Ubuntu – Manage /opt folder permissions


I'm asking how to manage the permissions of /opt folder and files/folders under it. At the moment, the /opt folder has the default configuration

drwxr-xr-x root root

However, I changed the permission of all the folders under it with

chown -R my_user_name:my_user_group /opt

and this is the output of

$>ls -Al /opt
total 44
drwxr-xr-x  3 tigerjack89 tigerjack89 4096 set 11 17:47 Adobe
drwxr-xr-x  3 tigerjack89 tigerjack89 4096 set 11 17:47 Adobe AIR
drwxr-xr-x 13 tigerjack89 tigerjack89 4096 ott  5 20:48 android-sdk-linux
drwxrwxrwx  8 tigerjack89 tigerjack89 4096 set 27 16:40 axis2-1.6.2
drwxr-xr-x  4 tigerjack89 tigerjack89 4096 set 11 17:47 Balsamiq Mockups
drwxrwxrwx  3 tigerjack89 tigerjack89 4096 lug  6  2013 _--_BRAND_--_
drwxrwxrwx  9 tigerjack89 tigerjack89 4096 ott  5 21:05 eclipse
drwxr-xr-x  3 tigerjack89 tigerjack89 4096 apr 25 16:11 google
drwxr-xr-x 16 tigerjack89 tigerjack89 4096 lug 17 19:50 jd2
drwxr-xr-x  3 tigerjack89 tigerjack89 4096 mag 28  2013 MATLAB
drwxr-xr-x 11 tigerjack89 tigerjack89 4096 set 30 12:50 Modelio 3.1

The main reason for this change is that I don't want these applications to run with superuser privileges. However, I don't know if this is the right thing to do.
For example, to correctly run Google Chrome, I have to switch back chrome-sandbox to root:root; also, if I try to run the Android SDK Manager via /opt/android-sdk-linux/tools/android it fails to fetch some links and I have to run the previous command as superuser.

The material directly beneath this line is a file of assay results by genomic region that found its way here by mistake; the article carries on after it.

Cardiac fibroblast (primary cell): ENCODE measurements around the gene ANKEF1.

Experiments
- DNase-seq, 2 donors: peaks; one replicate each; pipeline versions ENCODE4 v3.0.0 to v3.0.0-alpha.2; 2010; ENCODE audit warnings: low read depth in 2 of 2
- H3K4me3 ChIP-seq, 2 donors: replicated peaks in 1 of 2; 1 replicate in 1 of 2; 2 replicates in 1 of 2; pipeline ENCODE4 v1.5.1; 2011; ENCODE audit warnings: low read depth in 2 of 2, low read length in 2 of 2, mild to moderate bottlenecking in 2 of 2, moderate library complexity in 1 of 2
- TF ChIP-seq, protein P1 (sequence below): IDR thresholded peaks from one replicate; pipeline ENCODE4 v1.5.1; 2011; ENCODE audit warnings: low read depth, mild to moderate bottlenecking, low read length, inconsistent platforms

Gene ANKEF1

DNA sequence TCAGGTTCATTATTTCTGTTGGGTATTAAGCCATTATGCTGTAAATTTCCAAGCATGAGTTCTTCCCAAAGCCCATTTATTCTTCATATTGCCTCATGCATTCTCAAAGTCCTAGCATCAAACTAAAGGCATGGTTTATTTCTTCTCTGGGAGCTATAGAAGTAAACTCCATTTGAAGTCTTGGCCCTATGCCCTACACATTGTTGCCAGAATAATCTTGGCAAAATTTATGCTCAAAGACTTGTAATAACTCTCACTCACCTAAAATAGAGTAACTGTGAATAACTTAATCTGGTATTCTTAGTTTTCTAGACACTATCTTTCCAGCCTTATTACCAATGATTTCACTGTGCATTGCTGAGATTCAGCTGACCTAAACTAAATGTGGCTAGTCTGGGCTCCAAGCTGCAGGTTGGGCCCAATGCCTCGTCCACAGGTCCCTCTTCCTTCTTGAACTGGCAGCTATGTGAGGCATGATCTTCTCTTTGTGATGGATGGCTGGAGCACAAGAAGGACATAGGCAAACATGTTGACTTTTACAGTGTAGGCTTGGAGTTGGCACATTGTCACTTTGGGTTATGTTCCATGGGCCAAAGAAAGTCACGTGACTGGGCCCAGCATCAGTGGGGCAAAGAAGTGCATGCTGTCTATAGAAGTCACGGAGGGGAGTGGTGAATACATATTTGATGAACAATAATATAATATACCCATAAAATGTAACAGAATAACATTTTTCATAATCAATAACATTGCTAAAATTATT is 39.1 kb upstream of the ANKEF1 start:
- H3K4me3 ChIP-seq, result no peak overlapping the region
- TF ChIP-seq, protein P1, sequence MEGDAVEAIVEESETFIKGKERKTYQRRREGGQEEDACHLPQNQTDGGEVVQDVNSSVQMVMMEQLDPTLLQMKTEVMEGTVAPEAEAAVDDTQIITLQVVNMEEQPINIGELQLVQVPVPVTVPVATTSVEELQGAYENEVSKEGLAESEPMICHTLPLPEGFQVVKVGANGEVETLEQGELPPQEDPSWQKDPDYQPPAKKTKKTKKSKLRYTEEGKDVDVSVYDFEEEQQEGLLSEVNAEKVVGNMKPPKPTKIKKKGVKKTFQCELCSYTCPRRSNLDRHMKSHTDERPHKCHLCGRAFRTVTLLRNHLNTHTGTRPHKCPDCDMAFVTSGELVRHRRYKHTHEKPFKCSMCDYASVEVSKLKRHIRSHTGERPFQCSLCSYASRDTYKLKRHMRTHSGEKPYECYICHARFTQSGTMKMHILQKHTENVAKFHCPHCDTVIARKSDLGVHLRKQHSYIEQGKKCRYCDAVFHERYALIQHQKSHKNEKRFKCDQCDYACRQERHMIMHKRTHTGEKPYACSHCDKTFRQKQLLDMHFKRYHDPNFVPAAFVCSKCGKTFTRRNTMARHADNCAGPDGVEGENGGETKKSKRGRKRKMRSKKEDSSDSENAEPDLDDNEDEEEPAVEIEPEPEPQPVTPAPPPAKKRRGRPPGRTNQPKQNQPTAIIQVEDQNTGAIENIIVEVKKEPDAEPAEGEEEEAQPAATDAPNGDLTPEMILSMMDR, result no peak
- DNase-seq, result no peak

So, do I have to switch all the things back to prevent other issues?

Best Answer

  • There is a basic confusion here: the fact that an application is owned by root does not mean that is run as root at all.

    When you run cat:

    ls -l /bin/cat
    -rwxr-xr-x 1 root root 47904 mar 24  2014 /bin/cat

    you run it as your user, because your user (and all other users) can read and execute it. This is the reason why

    cat /etc/passwd-


    cat: /etc/passwd-: Permission denied

    (because only root can read that file).

    The exception are "set-uid" executables; but if an executable is "set-uid" is because normally it needs it, like the sandbox you mention. If you do not trust a set-uid executable, the only option is not running it.

    So changing the ownership of the files under /opt will not enhance the security, and can breaks all kind of things.(1)(2)

    See also: How can you know if executing a program requires root?

    (1) Well, you can do that in "controlled" way and it can be useful. If /opt is owned by you you can for example run the installer of Calibre as your user and not as root; mind you, the installer, because the program will run as you anyway.

    (2) You can find all the set-uid (and set-gid) files under /opt with

    find /opt -perm -4000 -o -perm -2000 -print 

    in case you need to set them back to their original user (that normally is root, but not always; unfortunately there is no way to know which was before your chown -R short of looking at a backup).

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